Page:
It is also the culmination of a quiet but successful effort by Stephen Miller, the president’s senior policy adviser, to severely restrict the number of refugees offered protection inside the country. As one piece of his broader push to narrow a variety of legal pathways for migrants to make their way into the United States, Mr. Miller had pressed for capping the program at as low as 25,000 people, according to people familiar with the discussions, who spoke on the condition of anonymity to describe internal deliberations.

Others inside the administration, including in the Department of Defense and, initially, the State Department, had supported maintaining the 45,000-refugee ceiling, these people said.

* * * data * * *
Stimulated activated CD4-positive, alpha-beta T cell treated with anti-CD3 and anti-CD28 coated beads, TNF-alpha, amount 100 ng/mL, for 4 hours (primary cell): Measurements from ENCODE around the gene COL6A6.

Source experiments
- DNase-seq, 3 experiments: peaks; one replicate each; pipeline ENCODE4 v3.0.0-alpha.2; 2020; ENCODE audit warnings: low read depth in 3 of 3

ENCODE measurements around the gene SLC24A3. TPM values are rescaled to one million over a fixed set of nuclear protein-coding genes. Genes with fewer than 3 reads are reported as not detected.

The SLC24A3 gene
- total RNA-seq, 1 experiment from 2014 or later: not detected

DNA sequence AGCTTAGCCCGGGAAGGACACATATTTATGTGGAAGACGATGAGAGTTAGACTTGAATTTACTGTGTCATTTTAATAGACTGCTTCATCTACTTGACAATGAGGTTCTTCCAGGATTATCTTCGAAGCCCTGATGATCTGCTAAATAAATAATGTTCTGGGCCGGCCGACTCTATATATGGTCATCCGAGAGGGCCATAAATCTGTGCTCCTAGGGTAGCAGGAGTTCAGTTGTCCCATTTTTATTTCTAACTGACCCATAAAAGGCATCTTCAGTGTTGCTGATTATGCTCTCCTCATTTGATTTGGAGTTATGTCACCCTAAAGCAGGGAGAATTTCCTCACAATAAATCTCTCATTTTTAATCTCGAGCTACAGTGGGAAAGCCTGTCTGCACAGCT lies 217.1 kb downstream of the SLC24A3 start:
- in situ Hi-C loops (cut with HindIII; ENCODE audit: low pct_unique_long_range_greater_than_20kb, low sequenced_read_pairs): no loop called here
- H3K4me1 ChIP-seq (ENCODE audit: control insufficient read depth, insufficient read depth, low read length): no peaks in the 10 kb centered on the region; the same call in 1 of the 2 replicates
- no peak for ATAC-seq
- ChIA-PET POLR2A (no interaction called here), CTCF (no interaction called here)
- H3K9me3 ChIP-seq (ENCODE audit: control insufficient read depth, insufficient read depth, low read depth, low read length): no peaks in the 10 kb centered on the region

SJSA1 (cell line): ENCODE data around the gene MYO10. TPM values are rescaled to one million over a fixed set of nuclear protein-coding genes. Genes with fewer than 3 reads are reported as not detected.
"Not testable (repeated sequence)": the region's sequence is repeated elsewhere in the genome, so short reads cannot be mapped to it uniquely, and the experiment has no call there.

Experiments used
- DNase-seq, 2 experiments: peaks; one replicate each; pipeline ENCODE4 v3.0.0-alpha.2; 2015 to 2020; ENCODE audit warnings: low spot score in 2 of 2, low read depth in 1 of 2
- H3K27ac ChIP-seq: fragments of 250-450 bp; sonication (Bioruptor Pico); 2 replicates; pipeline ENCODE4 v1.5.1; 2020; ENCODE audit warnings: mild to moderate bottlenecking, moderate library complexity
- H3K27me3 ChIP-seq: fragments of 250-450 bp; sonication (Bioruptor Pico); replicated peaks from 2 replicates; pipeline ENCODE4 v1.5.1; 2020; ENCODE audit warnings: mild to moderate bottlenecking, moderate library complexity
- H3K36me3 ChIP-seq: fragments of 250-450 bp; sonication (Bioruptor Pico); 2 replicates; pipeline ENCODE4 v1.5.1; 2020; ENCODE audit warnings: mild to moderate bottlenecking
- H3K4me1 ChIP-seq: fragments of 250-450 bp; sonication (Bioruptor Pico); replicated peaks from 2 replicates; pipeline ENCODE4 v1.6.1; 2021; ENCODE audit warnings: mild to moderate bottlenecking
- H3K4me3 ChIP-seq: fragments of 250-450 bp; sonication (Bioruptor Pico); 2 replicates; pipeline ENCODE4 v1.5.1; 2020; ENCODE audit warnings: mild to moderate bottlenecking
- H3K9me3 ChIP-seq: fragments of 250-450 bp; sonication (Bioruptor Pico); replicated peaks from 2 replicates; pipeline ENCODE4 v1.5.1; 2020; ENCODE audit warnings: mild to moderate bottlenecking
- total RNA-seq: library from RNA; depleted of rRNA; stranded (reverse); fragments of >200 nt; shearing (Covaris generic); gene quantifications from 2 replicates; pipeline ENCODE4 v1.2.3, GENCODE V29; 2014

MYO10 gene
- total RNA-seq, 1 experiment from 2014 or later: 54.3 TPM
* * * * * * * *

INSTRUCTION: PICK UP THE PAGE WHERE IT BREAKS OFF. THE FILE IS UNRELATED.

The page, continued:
Mr. Pompeo, who was pivotal to the decision, had privately argued last month for keeping the number where it was, they said. He kept his final recommendation for a deep cut under wraps until Monday afternoon, when he announced it from the Treaty Room of the State Department.

In doing so, he adopted an argument made privately by Mr. Miller: that the United States needed to prioritize hundreds of thousands of people who have arrived at the United States border, claiming a credible fear of returning home, rather than refugees overseas who have already officially qualified as in need of protection and resettlement in another country.

“Some will characterize the refugee ceiling as the full barometer of America’s commitment to vulnerable people around the world,” Mr. Pompeo said. “This would be wrong.”

“This year’s refugee ceiling reflects the substantial increase in the number of individuals seeking asylum in our country, leading to a massive backlog of outstanding asylum cases and greater public expense,” he added.

Mr. Pompeo said refugees had to be weighed against a backlog of 800,000 asylum seekers who are awaiting a decision by immigration authorities about whether they qualify as in need of protection under United States law and will be granted status to remain.